Let the wind push us across poems by Jane Schapiro

picture of Jane Schapiro
Author photograph by Scott Brown  

Jane Schapiro’s Let the Wind Push Us Across is in the great tradition of the odyssey as presented by authors from Steinbeck to Kerouac. In their bicycle trek from Pacific to Atlantic, the author and her sister endure all sorts of hardships and see both the best and the worst of the country. About the book, Renny Russell writes, “Why would two sisters drop out of college and bicycle 3500 miles across America? Let the Wind Push Us Across awakens in us the transformational power of holding fast to one’s dream, not quitting, and going for it no matter what. Determined to dip their tires in the Pacific and eleven weeks later in the Atlantic, the sisters saw an America that few young women witnessed in the 1970s. Before GPS navigation, the Internet and cell phones, this was a remarkable accomplishment. Forty years later, Jane Schapiro recalls the epic ride in poems, philosophical observations, and photographs. Her book is a tour de force, a heart-felt literary achievement. Poignant and refreshing, it is mandatory reading for those who believe that Adventure is not found in a guidebook and Beauty is not on the map." The gorgeous photographs in the book are by Shin-ichi Kumanomido, who accompanied the young bicyclists.
  let the wind push us across cover image
  Cover & text photos by Shin-ichi Kumanomido.

Jane Schapiro is the author of a volume of poetry, Tapping This Stone (Washington Writers’ Publishing House, 1995) and the non-fiction book Inside a Class Action: The Holocaust and the Swiss Banks (University of Wisconsin, 2003), selected for the Notable Trials Library. Her chapbook Mrs. Cave’s House won the 2012 Sow’s Ear Poetry Chapbook competition.  Her poems have appeared in publications such as The American Scholar, Christian Science Monitor, The Gettysburg Review, Prairie Schooner, The Southern Review, The Sun, Women’s Review of Books, and Yankee. She is an academic tutor in the Athletic Department of George Mason University in Fairfax, Virginia.  Her website is www.janeschapiro.com.

Click here for sample poems and here for a podcast concerning the biking adventure that led to the book.
Click here to view upcoming events.
Click here to read ancillary material in the Seminar Room.


ISBN 978-1-943826-23-0

First Edition 2017

6" x 9" paperback, 60 pages

This book can be ordered from all bookstores, including Amazon.



Copyright © 2017 by Jane Schapiro


Sisters, Oregon

We stopped, laughed, leaned
our bikes against the sign.
What a confluence—city, sign, the two of us—
one layer aligned with another
like those transparencies in The World Book:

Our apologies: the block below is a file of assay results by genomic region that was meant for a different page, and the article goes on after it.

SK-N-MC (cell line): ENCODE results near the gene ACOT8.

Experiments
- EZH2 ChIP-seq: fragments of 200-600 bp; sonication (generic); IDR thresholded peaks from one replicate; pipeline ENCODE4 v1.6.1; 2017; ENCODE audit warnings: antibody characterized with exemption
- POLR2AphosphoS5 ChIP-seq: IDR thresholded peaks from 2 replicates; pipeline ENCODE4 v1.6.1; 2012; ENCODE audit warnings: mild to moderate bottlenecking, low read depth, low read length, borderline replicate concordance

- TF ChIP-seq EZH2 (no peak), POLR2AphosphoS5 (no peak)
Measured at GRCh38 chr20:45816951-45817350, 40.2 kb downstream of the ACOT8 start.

each sheet a view of the human body.
I used to love turning the pages,
placing the nervous system over the muscular,
the muscular over the circulatory,  
veins in sync with tendons,
tendons with nerves. In front of the sign
we posed: photograph, genes, memory.
Even now as I write sisters, I feel coalescence
surging like a jolt of faith.


Provo, Utah

By chance we learned
if one of us rode in the other’s wake 
we could outwit the wind.
Along canyon rims, we traded leads—

I’d pedal ahead, lean in, count the minutes
when I could drop. In the eddy,
I’d close the gap, inch by inch,
edge up from behind, until I entered

that glorious calm.
A slit separated her tire from mine,
a margin so thin one careless brush

could topple us.

Tallulah, Louisiana

We were so happy in that motel room,
Kuma fresh from a shower,
Ellen and I knitting, the TV on.
It wasn’t until the voice shook the pane,
barreled through like a spiraling wind,
that we opened the door.
“Get your ass out!”
What? Who? Why?
“Five minutes or I’ll call the police!”
Is this the same man
who had welcomed us both, smiled
and joked as he gave us the key?
He’s pointing at Kuma,
waving his fist
(but we told him we were expecting a third).
The police!
His glass eye is bulging.
Kuma’s packing his bags,
scurrying around,
we are shaking
“Dumb ass gook!”
it all comes clear—
the heat, the energy,
what is driving this storm.

Our naïveté sank inside that eye.

Vicksburg, Mississippi

With no shoulder to ride on we walked
our bikes across Vicksburg Bridge.

As trucks blasted past us hauling their freights,
we clung to the right of the solid white line.

Whatever you do, I reminded myself,
stay focused on the solid white line.

Steadily, we made our way like needles
stitching a fabric’s seam. Eventually

I couldn’t resist, couldn’t stem the urge
to turn my head, glance over steel trusses

at the river below. Memory swelled, its muddy swirl
dragging my mind: every St. Louis summer

I’d hear of someone who went for a swim,
ignored warnings, dove right in,

(glancing, I felt a passing rig),
the body later washing on shore.

That’s the danger of undertow, 

also the thrill.

Magee, Mississippi

 The sign read
Tattoos and Guns
so why did we
drop our bikes
ring the bell
step inside
what made us
linger amid
rifles and ink
let a man with a braid
and a bicep of skulls
pierce our skin
why did we trade
our parents’ trust
for a daisy
(left hip for me right for you)
what were we thinking
as blood bubbled up
as we dabbed
ran outside
laughing screaming
rode off abreast.